I thoroughly enjoyed making this pie. I found a small bag of macadamia nuts and incorporated it into my base. I usually deviate from a recipe and this was the only change I made. The rest I followed to the exact measurement. Chef Google is the perfect place to search for pound conversions to grams. The filling, prior to baking, is very similar to a South African tart called a Cremora tart, which is basically a lemon fridge tart, so you can imagine my surprise when I read that the pie is meant to be baked. Once baked, I touched the surface of the pie and it had completely set. After cooling I placed it in the fridge overnight as directed.
The morning of 18 March:
I woke up early to get myself ready for work, and quickly beat the honey and double cream until it formed soft peaks, spread it gently over the set filling and topped it with grated lime zest. I had a very tiny taster before taking some to work with me, and oh my goodness it is divine! Tangy, sweet, creamy with the crunchy base.
I still had a 1 litre container left of thick whipped cream after yesterdays crème brûlée, because again I don’t read recipes thoroughly. The recipe requested 600ml of cream, so I bought 2x 500ml cream. But at the time of measuring out my brain did not connect to my head and I poured and whipped both containers…now I have an excess of cream. What to do?!? What can I make that will use most if not all of the cream? PAVLOVAS!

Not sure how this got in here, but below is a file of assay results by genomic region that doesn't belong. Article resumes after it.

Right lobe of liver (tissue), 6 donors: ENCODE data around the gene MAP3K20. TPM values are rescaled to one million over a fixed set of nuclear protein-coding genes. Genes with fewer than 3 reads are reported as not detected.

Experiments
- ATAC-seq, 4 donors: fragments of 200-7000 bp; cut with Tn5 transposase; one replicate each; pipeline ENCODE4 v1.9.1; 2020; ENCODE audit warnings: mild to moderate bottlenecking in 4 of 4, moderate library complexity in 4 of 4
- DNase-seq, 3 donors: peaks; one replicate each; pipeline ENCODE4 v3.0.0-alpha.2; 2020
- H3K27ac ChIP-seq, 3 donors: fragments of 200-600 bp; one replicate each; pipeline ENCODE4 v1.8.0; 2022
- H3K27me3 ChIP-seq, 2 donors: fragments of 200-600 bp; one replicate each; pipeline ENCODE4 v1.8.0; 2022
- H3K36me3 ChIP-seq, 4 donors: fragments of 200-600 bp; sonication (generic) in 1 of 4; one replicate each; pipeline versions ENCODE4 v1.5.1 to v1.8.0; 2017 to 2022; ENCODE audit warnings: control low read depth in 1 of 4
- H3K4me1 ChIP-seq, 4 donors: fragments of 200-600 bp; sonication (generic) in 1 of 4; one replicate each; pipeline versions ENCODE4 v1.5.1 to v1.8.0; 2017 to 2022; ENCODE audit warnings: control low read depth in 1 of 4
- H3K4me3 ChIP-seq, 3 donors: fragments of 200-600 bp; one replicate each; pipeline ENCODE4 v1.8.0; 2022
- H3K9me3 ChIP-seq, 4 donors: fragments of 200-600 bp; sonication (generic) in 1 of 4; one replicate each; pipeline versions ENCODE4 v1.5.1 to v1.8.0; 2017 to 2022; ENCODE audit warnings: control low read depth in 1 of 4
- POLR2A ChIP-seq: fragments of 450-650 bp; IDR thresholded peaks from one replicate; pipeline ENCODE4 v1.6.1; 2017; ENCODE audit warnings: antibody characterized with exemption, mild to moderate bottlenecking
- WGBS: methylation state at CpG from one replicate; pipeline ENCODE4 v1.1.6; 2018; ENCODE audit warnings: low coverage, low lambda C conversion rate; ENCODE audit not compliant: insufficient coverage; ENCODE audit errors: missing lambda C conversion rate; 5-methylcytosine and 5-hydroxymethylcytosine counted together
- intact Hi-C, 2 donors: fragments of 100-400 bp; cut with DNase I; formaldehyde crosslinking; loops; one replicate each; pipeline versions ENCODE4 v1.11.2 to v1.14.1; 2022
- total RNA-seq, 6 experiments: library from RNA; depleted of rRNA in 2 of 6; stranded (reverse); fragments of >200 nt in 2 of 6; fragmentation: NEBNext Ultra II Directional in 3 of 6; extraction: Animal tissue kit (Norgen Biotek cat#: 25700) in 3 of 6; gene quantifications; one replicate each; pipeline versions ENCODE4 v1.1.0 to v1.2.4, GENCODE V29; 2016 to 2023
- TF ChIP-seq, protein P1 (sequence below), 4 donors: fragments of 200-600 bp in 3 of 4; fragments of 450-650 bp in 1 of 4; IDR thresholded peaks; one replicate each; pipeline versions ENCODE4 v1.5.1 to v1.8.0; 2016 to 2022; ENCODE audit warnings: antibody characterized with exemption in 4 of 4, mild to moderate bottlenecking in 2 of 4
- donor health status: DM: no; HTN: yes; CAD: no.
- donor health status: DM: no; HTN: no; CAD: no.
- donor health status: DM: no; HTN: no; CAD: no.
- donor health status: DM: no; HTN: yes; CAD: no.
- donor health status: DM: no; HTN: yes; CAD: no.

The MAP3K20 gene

I didn’t want to make 1 large pav as we won’t be able to eat it all, so I decided to make mini pavs from scratch. It is super easy to make as you only have 2 ingredients; egg whites and caster sugar. The tricky part again comes with baking it, as you need to drop the temperature when they go into the oven, bake and then switch the oven off with them still in it and let them cool inside. Each recipe I read gave a different baking time variant which wasn’t very helpful. I followed the recipe from Chelsea Sugar which states a baking time of 1 hour. I was unsure about such a lengthy bake time so I set the timer for 40 minutes. Our oven is very temperamental which is fine if you have tried and tested certain recipes, but for a first timer to pavlova, I was literally on edge waiting for the timer to go off.